Angling for donors

The other day, I overheard a development professional I know telling a potential client, "I like to let board members have input into all direct mail copy."

My alarm bells went off, and I wanted to jump in and offer all sorts of unsolicited opinions about that. But instead, I decided I'd just save them for you.

Now, he went on to explain that he likes to involve board members so they have buy-in to the direct mail program -- a sort of "We're all in this together, folks!" idea. I am all for inclusion and board buy-in.

In fact, I believe wholeheartedly that everyone involved in your organization, from the board president to the once-a-month volunteer, should know what's going on in the organization and be able to communicate that.


A few years ago, I wrote a letter for an organization run by a very respected, very intelligent scientist. He was widely published in prominent scientific journals and national newspapers and magazines. He was a great writer, and he hated the letter I wrote for them. Ripped it to shreds. He deplored the overly emotional tone and the use of 2nd person point-of-view. He was adamant that his donors would see through such a hackneyed ask and leave the organization in droves.

Naturally, I was upset. I had worked extremely hard getting the complex technical details in the appeal right and melding those with the kind of impassioned, personal plea I know works in direct mail.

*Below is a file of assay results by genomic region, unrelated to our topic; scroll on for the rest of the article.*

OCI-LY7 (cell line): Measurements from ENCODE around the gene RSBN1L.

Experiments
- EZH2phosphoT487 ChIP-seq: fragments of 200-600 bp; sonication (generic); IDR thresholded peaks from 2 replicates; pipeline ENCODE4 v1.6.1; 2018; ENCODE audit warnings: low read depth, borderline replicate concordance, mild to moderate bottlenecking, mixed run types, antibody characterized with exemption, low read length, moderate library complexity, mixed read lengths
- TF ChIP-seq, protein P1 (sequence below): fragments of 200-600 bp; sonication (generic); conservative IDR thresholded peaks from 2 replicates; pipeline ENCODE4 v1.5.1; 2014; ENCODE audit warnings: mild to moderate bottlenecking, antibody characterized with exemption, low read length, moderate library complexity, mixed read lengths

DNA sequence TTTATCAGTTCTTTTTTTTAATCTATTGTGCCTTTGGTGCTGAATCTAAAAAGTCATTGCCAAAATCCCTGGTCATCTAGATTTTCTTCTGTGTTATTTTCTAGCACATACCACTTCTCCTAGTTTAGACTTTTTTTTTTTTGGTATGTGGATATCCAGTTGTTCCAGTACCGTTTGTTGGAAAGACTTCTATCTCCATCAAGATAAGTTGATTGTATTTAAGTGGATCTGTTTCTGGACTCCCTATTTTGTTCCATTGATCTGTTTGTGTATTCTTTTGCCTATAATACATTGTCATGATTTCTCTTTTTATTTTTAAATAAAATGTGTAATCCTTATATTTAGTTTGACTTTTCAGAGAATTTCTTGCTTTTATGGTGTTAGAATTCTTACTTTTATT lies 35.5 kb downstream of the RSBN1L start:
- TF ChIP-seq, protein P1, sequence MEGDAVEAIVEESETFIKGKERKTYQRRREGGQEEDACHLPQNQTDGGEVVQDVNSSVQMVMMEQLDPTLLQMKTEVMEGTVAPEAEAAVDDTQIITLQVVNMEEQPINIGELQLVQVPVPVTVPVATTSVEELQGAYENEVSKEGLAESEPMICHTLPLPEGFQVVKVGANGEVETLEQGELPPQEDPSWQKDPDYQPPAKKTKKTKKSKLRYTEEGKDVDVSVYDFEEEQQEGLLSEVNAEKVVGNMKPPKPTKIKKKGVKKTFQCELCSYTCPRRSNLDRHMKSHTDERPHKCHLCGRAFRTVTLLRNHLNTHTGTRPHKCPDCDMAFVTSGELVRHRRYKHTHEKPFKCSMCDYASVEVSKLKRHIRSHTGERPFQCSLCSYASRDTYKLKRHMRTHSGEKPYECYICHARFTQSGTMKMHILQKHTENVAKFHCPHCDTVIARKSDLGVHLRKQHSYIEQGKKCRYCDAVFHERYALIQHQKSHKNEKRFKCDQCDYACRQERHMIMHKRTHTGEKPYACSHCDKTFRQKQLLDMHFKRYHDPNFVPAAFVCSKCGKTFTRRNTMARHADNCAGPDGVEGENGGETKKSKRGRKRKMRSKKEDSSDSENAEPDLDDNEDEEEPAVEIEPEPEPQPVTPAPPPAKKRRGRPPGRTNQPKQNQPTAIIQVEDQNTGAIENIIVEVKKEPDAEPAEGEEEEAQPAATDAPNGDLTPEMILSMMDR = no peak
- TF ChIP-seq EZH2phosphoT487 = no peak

The development staff and I sat down and discussed how to proceed, and eventually, we convinced the executive director to test his approach vs. my approach. The results were definitive in my favor.

Now, this guy was a Ph.D. He had a couple of decades of experience in writing about his subject on me. But he didn't -- at that time -- know direct mail at all.

Unless your board members -- or other people you're asking to read your direct mail copy -- are or have been involved with direct mail before, it is likely that they'll look at a good appeal letter and see all the same things my scientist client saw: hyperbole, simplified language, lots of "you", too much bold and underlines -- things that academic writers are trained to avoid like the plague.

There's a reason hopeful anglers like to hire guides when they go on a big fishing expedition: they want an expert to show them where the fish are and what they're biting on. Rather than tossing their lines out and seeing what happens, they're taking the expert's advice and adapting it to their equipment.

Your direct mail program needs that same care. If you take bits of advice from every angler on the river, you're not going to catch as many donors as you want.

Buy-in is great. But educated buy-in is better. So make sure anyone reviewing your direct mail letters has a good Direct Mail 101 course -- or at least read an article like this one from Fundraising Success -- before they toss in their line. And happy fishing!